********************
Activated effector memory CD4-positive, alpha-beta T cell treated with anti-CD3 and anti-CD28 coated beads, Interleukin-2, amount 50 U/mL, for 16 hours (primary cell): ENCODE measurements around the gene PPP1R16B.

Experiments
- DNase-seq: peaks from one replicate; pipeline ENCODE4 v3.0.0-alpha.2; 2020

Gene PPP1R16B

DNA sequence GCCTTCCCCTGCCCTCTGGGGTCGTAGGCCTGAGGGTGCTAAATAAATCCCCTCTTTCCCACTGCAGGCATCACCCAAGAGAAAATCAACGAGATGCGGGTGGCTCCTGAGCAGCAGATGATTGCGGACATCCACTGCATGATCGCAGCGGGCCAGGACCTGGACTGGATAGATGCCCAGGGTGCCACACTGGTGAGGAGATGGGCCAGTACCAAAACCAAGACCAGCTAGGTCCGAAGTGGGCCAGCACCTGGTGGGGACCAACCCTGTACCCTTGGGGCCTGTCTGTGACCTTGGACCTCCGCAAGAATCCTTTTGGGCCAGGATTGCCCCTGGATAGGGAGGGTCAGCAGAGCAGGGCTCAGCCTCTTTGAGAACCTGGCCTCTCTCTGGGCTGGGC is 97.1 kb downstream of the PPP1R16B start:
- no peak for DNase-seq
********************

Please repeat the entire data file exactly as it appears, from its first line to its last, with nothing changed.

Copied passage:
Activated effector memory CD4-positive, alpha-beta T cell treated with anti-CD3 and anti-CD28 coated beads, Interleukin-2, amount 50 U/mL, for 16 hours (primary cell): ENCODE measurements around the gene PPP1R16B.

Experiments
- DNase-seq: peaks from one replicate; pipeline ENCODE4 v3.0.0-alpha.2; 2020

Gene PPP1R16B

DNA sequence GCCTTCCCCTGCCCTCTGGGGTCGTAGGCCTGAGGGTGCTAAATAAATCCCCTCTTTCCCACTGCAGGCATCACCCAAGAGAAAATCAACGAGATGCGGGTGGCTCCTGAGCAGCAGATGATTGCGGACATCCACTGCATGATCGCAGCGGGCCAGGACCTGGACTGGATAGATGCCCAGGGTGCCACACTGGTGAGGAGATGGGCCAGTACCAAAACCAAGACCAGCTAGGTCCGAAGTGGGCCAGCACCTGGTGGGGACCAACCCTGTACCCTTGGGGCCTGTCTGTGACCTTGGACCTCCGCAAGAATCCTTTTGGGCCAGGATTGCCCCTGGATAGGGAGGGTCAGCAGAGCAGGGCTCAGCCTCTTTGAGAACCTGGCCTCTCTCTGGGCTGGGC is 97.1 kb downstream of the PPP1R16B start:
- no peak for DNase-seq